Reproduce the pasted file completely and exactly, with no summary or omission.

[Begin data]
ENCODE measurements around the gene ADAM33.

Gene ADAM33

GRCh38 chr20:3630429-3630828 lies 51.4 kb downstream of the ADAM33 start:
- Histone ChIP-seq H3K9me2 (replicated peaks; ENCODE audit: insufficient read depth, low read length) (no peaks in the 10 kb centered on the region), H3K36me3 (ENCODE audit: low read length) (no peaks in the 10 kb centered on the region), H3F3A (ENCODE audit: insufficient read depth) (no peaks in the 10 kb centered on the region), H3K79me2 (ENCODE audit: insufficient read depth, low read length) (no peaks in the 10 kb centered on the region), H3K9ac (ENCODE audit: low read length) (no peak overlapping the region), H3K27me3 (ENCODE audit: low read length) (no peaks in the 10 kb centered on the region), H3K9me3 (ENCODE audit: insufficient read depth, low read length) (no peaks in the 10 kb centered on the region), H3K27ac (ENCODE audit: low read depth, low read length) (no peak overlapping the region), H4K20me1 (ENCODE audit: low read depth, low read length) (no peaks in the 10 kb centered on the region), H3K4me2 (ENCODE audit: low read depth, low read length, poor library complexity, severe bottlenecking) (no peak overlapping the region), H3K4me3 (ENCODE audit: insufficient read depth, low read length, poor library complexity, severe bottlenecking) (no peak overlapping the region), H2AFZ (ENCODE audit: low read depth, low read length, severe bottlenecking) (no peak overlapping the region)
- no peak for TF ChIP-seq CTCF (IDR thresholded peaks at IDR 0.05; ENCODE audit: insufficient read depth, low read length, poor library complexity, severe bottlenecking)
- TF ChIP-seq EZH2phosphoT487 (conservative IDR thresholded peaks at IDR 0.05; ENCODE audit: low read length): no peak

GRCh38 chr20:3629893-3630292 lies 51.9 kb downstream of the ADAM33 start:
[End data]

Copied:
ENCODE measurements around the gene ADAM33.

Gene ADAM33

GRCh38 chr20:3630429-3630828 lies 51.4 kb downstream of the ADAM33 start:
- Histone ChIP-seq H3K9me2 (replicated peaks; ENCODE audit: insufficient read depth, low read length) (no peaks in the 10 kb centered on the region), H3K36me3 (ENCODE audit: low read length) (no peaks in the 10 kb centered on the region), H3F3A (ENCODE audit: insufficient read depth) (no peaks in the 10 kb centered on the region), H3K79me2 (ENCODE audit: insufficient read depth, low read length) (no peaks in the 10 kb centered on the region), H3K9ac (ENCODE audit: low read length) (no peak overlapping the region), H3K27me3 (ENCODE audit: low read length) (no peaks in the 10 kb centered on the region), H3K9me3 (ENCODE audit: insufficient read depth, low read length) (no peaks in the 10 kb centered on the region), H3K27ac (ENCODE audit: low read depth, low read length) (no peak overlapping the region), H4K20me1 (ENCODE audit: low read depth, low read length) (no peaks in the 10 kb centered on the region), H3K4me2 (ENCODE audit: low read depth, low read length, poor library complexity, severe bottlenecking) (no peak overlapping the region), H3K4me3 (ENCODE audit: insufficient read depth, low read length, poor library complexity, severe bottlenecking) (no peak overlapping the region), H2AFZ (ENCODE audit: low read depth, low read length, severe bottlenecking) (no peak overlapping the region)
- no peak for TF ChIP-seq CTCF (IDR thresholded peaks at IDR 0.05; ENCODE audit: insufficient read depth, low read length, poor library complexity, severe bottlenecking)
- TF ChIP-seq EZH2phosphoT487 (conservative IDR thresholded peaks at IDR 0.05; ENCODE audit: low read length): no peak

GRCh38 chr20:3629893-3630292 lies 51.9 kb downstream of the ADAM33 start: